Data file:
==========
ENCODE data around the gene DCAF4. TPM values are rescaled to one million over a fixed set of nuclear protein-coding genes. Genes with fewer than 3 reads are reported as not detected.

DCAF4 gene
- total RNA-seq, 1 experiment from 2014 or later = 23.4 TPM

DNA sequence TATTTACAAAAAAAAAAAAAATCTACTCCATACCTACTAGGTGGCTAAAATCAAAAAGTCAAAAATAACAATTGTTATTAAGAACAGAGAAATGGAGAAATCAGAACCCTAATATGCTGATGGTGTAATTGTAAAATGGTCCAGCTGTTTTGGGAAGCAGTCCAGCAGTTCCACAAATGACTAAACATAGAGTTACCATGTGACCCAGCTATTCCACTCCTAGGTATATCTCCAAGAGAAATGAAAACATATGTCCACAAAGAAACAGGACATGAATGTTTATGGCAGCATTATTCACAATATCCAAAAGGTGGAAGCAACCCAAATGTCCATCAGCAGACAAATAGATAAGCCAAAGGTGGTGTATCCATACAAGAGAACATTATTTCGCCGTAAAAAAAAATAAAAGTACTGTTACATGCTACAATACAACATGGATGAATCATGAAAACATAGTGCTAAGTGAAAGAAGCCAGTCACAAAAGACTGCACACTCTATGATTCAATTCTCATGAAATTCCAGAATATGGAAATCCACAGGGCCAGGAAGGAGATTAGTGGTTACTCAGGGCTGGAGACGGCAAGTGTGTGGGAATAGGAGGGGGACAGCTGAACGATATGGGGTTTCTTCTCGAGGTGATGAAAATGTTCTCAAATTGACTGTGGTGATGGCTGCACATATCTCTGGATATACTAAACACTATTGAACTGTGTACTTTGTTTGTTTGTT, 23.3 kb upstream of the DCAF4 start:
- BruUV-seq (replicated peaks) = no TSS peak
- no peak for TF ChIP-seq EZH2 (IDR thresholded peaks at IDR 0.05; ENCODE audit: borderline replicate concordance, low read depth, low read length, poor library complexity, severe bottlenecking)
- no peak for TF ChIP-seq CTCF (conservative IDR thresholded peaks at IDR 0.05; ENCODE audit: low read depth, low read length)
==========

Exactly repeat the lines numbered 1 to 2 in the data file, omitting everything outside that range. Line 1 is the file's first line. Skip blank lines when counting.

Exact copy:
ENCODE data around the gene DCAF4. TPM values are rescaled to one million over a fixed set of nuclear protein-coding genes. Genes with fewer than 3 reads are reported as not detected.

DCAF4 gene